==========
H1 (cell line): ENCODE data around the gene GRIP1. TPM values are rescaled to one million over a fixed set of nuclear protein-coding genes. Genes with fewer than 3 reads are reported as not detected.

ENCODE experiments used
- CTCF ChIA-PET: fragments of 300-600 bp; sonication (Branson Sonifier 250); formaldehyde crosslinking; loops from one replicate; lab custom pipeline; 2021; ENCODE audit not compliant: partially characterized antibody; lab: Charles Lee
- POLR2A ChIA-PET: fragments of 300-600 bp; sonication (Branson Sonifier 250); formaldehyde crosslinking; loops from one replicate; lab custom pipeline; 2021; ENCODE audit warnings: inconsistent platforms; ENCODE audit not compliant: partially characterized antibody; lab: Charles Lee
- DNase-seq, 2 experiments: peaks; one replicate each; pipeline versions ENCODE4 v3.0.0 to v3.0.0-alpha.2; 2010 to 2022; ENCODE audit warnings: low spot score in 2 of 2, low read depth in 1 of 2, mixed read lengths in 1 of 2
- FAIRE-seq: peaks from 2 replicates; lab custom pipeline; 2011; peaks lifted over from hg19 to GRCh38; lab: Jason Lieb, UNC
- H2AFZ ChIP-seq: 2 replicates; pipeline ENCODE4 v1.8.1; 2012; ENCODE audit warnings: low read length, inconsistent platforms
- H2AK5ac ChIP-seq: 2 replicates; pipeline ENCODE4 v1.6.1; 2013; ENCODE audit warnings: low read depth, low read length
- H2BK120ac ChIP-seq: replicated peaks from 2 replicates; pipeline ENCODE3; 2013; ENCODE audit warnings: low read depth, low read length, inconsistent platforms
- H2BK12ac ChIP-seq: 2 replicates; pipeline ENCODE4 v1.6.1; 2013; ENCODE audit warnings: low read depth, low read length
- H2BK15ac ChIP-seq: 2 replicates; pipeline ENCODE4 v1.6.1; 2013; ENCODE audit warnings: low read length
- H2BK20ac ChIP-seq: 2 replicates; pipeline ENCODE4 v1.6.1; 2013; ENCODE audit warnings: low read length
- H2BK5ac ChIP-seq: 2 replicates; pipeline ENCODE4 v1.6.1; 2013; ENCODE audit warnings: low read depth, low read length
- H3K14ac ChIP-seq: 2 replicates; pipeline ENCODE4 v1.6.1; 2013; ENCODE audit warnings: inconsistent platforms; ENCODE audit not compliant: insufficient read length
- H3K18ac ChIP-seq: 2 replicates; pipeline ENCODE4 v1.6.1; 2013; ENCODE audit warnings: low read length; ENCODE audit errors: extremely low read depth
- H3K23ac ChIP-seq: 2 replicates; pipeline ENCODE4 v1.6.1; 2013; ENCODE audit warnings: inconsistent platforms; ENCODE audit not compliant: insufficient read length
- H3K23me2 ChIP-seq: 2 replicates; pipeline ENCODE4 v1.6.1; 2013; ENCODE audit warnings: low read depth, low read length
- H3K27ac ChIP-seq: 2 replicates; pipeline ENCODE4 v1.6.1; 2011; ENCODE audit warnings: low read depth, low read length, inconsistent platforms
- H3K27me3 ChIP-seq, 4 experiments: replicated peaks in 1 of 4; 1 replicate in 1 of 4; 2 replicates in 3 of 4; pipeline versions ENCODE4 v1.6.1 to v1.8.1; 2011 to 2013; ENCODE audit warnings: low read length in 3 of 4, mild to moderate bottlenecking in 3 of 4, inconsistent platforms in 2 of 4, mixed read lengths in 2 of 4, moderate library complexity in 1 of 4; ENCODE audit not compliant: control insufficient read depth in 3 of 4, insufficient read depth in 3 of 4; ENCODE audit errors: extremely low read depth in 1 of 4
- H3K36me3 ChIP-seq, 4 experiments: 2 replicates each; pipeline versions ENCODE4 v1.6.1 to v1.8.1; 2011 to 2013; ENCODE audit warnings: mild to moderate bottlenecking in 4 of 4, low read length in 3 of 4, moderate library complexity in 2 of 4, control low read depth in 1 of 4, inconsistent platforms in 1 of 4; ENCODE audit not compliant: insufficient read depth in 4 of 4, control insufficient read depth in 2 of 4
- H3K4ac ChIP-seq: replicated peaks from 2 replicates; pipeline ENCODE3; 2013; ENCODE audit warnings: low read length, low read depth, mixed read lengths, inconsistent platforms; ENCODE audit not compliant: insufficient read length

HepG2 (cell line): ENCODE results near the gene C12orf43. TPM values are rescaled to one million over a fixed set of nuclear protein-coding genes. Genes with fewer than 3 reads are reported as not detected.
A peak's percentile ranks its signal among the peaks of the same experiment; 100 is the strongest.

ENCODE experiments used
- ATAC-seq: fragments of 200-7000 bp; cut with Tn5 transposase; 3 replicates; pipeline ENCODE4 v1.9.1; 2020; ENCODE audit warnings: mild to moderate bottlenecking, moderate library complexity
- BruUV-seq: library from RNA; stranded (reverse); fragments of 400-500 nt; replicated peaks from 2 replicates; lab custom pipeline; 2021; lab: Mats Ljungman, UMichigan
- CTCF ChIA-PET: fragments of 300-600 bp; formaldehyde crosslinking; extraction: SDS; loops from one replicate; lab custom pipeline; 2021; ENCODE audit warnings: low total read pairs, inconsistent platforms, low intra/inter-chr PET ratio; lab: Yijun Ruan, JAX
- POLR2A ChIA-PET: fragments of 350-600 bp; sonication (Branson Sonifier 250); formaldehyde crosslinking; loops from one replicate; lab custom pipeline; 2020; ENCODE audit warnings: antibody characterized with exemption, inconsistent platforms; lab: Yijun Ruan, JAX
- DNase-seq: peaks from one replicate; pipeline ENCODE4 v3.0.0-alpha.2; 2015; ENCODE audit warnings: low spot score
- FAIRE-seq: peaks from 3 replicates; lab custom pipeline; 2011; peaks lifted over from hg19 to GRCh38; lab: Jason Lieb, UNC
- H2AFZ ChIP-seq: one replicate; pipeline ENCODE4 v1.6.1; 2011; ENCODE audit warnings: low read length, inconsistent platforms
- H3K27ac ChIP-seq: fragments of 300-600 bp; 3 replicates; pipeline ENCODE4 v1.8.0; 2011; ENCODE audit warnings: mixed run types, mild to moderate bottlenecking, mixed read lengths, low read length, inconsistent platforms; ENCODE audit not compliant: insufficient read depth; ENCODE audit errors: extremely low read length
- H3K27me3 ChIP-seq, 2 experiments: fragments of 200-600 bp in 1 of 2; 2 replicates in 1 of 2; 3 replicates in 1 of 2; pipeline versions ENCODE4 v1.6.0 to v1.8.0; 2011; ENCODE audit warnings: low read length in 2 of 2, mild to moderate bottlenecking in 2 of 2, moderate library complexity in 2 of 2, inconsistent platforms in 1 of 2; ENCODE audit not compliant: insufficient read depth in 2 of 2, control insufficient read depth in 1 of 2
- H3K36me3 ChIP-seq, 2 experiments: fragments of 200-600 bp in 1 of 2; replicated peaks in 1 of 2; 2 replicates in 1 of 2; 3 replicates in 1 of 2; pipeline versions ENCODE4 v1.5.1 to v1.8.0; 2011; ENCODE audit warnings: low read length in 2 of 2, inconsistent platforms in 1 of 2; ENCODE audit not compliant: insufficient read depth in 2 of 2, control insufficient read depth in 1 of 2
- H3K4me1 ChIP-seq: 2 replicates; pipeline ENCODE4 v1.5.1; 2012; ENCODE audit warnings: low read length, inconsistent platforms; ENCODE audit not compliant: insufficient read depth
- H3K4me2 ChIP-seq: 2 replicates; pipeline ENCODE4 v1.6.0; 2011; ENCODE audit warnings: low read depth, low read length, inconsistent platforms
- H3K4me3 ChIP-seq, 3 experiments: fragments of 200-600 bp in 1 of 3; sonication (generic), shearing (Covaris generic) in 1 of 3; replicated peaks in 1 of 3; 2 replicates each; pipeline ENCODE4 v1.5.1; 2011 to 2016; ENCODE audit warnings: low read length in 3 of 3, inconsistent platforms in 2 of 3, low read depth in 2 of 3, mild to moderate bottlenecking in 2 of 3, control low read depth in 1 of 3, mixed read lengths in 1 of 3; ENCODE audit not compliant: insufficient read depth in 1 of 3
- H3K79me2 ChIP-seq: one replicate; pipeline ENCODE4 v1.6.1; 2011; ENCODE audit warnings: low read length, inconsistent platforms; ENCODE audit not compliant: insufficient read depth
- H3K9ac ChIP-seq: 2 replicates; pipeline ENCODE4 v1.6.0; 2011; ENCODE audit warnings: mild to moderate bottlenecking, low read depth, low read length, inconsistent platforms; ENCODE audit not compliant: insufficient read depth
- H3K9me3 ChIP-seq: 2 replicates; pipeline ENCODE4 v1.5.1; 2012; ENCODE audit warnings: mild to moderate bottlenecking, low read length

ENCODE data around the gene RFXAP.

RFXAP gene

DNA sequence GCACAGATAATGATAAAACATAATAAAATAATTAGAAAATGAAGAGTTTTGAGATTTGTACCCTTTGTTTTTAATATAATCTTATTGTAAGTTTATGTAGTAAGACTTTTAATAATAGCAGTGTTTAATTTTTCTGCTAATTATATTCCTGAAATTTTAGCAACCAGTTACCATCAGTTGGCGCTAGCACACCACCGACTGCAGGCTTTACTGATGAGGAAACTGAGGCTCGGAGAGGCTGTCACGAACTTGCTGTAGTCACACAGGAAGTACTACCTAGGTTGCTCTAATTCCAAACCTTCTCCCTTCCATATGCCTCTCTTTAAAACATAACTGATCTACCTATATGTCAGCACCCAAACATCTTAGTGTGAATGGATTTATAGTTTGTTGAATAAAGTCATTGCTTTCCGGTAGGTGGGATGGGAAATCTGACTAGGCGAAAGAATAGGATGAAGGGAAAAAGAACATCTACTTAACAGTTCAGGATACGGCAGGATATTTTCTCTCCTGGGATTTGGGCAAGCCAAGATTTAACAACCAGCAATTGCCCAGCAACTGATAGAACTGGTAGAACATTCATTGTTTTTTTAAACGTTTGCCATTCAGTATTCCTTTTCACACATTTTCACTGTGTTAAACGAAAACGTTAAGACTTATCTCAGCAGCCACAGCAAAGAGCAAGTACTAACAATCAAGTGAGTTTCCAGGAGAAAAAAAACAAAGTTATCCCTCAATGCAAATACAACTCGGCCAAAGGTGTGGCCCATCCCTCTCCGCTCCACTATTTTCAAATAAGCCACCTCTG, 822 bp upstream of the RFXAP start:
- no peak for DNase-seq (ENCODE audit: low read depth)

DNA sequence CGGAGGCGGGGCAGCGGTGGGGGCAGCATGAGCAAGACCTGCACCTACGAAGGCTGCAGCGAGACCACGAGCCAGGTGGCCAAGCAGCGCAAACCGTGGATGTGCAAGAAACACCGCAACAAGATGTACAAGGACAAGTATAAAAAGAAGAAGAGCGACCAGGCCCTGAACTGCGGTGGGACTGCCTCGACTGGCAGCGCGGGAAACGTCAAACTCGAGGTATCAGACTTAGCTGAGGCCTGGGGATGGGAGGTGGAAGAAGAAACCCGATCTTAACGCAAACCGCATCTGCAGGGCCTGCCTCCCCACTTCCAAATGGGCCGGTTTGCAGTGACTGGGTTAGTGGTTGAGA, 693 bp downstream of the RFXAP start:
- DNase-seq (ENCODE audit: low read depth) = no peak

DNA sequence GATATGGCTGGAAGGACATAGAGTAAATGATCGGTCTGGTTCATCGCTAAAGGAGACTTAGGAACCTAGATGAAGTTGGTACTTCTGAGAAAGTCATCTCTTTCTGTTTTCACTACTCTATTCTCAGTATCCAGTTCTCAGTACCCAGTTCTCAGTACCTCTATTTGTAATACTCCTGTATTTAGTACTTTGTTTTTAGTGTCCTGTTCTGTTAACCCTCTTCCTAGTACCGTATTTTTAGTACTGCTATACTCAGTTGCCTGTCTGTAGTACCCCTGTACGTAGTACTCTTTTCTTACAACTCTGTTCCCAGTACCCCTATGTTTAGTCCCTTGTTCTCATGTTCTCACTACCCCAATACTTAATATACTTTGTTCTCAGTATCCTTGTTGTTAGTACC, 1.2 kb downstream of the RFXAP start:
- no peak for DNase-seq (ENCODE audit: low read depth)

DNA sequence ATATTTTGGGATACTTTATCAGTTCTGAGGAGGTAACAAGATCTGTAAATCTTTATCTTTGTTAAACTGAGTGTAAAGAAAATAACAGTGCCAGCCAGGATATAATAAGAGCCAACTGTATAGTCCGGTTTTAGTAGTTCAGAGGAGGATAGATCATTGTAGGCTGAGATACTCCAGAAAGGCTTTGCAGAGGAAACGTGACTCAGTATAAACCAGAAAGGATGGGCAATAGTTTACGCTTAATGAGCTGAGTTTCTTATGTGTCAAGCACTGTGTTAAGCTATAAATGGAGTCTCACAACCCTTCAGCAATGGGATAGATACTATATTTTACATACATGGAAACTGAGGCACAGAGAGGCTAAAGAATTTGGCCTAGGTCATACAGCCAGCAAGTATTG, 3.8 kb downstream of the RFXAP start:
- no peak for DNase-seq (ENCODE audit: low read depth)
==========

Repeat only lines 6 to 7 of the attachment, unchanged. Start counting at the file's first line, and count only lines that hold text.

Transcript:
- FAIRE-seq: peaks from 2 replicates; lab custom pipeline; 2011; peaks lifted over from hg19 to GRCh38; lab: Jason Lieb, UNC
- H2AFZ ChIP-seq: 2 replicates; pipeline ENCODE4 v1.8.1; 2012; ENCODE audit warnings: low read length, inconsistent platforms